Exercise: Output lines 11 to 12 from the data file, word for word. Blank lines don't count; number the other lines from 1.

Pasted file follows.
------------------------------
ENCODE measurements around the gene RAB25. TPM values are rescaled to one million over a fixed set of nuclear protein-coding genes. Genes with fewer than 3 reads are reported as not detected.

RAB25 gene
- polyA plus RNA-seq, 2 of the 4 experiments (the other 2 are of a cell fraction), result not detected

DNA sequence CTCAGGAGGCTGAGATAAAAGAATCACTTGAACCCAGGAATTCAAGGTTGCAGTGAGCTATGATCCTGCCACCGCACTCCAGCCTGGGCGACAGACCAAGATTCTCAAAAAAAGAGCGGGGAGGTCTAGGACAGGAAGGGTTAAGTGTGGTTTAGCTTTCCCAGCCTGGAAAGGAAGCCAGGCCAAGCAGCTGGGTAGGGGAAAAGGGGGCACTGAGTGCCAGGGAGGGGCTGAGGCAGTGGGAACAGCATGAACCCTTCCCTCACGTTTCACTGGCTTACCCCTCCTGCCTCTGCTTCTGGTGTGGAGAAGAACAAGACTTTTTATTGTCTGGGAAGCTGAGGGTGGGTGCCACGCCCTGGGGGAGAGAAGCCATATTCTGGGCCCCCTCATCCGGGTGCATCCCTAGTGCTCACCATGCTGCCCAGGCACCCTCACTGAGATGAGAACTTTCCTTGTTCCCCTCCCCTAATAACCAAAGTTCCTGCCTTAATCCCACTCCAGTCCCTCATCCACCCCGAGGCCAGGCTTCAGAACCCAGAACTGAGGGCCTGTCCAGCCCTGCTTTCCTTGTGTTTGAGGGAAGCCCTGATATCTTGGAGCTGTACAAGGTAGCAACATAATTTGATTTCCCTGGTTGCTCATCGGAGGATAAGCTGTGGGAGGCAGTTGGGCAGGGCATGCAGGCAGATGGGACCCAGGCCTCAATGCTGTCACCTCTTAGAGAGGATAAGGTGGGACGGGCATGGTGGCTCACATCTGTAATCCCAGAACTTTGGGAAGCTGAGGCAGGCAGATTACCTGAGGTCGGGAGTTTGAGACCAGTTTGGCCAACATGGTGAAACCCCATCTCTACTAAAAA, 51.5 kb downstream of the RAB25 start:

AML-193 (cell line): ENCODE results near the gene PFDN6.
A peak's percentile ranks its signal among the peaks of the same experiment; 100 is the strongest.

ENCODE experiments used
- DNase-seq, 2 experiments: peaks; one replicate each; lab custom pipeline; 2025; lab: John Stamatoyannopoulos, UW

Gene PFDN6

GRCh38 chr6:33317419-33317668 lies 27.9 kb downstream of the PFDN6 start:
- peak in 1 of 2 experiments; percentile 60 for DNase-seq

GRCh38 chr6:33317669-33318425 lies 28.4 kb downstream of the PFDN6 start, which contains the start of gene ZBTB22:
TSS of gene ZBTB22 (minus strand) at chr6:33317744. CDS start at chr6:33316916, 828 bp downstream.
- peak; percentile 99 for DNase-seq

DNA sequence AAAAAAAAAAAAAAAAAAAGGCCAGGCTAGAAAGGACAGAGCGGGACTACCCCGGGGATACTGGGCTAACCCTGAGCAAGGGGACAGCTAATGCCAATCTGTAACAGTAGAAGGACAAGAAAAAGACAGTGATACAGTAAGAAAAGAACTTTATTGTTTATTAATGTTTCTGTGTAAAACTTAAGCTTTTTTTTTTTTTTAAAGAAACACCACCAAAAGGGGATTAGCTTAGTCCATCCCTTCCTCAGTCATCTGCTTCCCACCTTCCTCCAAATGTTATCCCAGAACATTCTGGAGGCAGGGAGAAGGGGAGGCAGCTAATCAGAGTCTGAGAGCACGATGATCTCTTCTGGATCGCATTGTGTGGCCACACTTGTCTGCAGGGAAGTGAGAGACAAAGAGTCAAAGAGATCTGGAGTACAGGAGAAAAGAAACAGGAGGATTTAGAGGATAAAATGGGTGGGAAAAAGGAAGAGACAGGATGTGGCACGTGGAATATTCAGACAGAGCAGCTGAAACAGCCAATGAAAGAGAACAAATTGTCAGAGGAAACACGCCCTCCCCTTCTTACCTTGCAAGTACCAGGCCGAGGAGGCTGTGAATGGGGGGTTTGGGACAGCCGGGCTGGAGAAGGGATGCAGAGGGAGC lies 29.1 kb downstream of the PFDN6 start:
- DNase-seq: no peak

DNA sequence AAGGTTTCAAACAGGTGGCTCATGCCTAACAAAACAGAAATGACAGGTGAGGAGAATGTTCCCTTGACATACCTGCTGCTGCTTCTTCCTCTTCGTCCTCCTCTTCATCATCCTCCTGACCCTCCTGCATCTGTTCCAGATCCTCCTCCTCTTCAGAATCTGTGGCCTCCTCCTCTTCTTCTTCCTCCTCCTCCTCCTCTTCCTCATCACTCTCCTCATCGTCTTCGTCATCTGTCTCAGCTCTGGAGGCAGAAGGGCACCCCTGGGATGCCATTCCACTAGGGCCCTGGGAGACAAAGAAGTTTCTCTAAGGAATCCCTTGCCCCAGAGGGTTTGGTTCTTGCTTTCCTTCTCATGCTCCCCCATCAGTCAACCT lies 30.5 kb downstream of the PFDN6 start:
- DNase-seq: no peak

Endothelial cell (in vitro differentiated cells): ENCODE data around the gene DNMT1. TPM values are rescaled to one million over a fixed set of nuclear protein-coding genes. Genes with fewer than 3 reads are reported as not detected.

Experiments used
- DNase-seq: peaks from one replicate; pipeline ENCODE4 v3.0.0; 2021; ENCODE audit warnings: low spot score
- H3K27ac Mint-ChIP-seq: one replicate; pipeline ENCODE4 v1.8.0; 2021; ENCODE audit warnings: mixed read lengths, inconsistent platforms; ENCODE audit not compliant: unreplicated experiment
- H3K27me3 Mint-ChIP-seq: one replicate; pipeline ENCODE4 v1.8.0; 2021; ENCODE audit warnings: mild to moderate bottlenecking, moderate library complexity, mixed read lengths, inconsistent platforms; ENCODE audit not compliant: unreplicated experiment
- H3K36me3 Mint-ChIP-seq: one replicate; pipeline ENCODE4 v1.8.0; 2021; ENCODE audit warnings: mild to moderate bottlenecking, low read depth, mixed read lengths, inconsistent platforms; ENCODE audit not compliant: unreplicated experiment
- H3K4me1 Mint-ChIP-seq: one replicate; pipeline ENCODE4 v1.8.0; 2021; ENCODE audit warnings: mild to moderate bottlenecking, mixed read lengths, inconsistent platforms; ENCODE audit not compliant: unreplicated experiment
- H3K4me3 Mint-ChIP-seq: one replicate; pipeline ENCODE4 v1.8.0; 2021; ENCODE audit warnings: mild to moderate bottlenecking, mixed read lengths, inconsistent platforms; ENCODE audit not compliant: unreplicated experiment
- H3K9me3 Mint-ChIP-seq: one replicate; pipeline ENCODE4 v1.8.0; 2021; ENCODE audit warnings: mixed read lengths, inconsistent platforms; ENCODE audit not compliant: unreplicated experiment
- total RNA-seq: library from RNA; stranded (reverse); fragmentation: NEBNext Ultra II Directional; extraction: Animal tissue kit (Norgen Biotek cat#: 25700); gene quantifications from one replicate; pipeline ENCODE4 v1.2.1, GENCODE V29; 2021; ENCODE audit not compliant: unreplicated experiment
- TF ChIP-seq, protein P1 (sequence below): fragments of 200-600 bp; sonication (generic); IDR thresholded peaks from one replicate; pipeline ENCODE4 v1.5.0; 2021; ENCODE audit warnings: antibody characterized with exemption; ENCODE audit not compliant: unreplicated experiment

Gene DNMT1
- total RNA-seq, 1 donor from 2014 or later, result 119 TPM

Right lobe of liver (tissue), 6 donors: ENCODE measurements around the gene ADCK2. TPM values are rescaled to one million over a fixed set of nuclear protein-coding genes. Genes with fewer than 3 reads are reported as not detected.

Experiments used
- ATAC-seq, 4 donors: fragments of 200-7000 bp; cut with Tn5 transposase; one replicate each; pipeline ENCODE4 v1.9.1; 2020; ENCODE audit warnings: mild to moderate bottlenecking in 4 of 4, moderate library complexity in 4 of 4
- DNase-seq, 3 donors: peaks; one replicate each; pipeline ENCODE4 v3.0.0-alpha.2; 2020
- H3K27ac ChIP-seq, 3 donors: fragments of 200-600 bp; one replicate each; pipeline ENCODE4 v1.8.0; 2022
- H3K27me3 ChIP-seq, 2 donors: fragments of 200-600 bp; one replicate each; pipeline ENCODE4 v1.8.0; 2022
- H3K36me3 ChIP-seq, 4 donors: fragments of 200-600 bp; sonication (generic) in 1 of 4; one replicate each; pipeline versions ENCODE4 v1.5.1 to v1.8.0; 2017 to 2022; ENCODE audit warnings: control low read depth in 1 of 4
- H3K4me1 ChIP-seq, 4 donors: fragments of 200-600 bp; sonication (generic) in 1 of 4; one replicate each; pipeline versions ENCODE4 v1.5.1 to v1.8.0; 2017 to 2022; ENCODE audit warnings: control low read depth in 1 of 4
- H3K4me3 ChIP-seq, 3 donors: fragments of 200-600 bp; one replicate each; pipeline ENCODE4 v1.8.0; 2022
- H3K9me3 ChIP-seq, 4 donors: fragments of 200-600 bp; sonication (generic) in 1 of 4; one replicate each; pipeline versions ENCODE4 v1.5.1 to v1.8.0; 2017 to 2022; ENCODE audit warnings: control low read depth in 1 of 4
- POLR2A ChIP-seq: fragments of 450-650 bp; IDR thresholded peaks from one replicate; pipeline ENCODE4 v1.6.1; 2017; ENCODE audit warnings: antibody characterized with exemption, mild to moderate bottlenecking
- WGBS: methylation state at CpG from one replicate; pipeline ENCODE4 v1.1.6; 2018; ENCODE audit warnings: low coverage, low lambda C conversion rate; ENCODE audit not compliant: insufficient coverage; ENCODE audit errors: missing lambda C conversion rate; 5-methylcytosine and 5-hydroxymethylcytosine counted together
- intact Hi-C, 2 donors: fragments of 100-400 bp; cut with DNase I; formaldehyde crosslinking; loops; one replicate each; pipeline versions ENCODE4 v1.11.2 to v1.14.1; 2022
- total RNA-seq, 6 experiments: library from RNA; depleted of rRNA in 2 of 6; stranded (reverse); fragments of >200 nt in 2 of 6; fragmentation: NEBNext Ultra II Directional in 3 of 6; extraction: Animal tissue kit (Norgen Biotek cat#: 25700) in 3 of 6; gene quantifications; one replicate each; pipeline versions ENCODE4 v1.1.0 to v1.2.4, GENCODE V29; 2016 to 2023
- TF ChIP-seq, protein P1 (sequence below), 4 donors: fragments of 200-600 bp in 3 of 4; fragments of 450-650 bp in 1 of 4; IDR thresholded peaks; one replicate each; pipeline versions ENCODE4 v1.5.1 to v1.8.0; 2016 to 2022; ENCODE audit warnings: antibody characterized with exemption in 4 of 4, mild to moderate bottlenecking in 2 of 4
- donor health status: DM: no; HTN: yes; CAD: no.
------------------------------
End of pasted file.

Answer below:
- peak in 1 of 2 experiments; percentile 60 for DNase-seq

GRCh38 chr6:33317669-33318425 lies 28.4 kb downstream of the PFDN6 start, which contains the start of gene ZBTB22: